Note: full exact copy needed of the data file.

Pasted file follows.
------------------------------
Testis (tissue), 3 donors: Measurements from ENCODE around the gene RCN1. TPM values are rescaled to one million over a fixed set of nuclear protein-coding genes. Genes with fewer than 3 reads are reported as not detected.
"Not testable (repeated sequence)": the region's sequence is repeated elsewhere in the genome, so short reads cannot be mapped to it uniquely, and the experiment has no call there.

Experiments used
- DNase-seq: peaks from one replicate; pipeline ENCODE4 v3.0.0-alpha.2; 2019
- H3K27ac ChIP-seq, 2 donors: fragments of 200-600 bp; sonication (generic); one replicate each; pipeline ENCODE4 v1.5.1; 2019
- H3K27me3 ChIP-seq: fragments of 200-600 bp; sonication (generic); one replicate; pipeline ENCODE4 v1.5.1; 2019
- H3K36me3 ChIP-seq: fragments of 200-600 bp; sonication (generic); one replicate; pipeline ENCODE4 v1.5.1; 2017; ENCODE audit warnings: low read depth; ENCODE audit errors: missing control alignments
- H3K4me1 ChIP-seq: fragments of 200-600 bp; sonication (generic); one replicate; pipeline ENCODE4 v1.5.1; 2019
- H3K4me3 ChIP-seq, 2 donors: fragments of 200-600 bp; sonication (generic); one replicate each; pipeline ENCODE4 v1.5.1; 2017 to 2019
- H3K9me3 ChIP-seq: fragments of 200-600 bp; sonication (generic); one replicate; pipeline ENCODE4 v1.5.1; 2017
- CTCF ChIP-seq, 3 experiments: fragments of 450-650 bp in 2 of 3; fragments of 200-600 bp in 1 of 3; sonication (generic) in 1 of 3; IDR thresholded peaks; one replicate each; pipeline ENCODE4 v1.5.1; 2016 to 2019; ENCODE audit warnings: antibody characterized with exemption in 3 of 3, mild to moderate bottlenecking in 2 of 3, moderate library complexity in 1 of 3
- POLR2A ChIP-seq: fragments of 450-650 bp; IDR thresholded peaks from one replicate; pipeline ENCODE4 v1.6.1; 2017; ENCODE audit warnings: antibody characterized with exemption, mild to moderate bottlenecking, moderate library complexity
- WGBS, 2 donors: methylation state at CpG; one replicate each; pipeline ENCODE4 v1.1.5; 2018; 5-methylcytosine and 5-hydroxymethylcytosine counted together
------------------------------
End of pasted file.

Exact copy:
Testis (tissue), 3 donors: Measurements from ENCODE around the gene RCN1. TPM values are rescaled to one million over a fixed set of nuclear protein-coding genes. Genes with fewer than 3 reads are reported as not detected.
"Not testable (repeated sequence)": the region's sequence is repeated elsewhere in the genome, so short reads cannot be mapped to it uniquely, and the experiment has no call there.

Experiments used
- DNase-seq: peaks from one replicate; pipeline ENCODE4 v3.0.0-alpha.2; 2019
- H3K27ac ChIP-seq, 2 donors: fragments of 200-600 bp; sonication (generic); one replicate each; pipeline ENCODE4 v1.5.1; 2019
- H3K27me3 ChIP-seq: fragments of 200-600 bp; sonication (generic); one replicate; pipeline ENCODE4 v1.5.1; 2019
- H3K36me3 ChIP-seq: fragments of 200-600 bp; sonication (generic); one replicate; pipeline ENCODE4 v1.5.1; 2017; ENCODE audit warnings: low read depth; ENCODE audit errors: missing control alignments
- H3K4me1 ChIP-seq: fragments of 200-600 bp; sonication (generic); one replicate; pipeline ENCODE4 v1.5.1; 2019
- H3K4me3 ChIP-seq, 2 donors: fragments of 200-600 bp; sonication (generic); one replicate each; pipeline ENCODE4 v1.5.1; 2017 to 2019
- H3K9me3 ChIP-seq: fragments of 200-600 bp; sonication (generic); one replicate; pipeline ENCODE4 v1.5.1; 2017
- CTCF ChIP-seq, 3 experiments: fragments of 450-650 bp in 2 of 3; fragments of 200-600 bp in 1 of 3; sonication (generic) in 1 of 3; IDR thresholded peaks; one replicate each; pipeline ENCODE4 v1.5.1; 2016 to 2019; ENCODE audit warnings: antibody characterized with exemption in 3 of 3, mild to moderate bottlenecking in 2 of 3, moderate library complexity in 1 of 3
- POLR2A ChIP-seq: fragments of 450-650 bp; IDR thresholded peaks from one replicate; pipeline ENCODE4 v1.6.1; 2017; ENCODE audit warnings: antibody characterized with exemption, mild to moderate bottlenecking, moderate library complexity
- WGBS, 2 donors: methylation state at CpG; one replicate each; pipeline ENCODE4 v1.1.5; 2018; 5-methylcytosine and 5-hydroxymethylcytosine counted together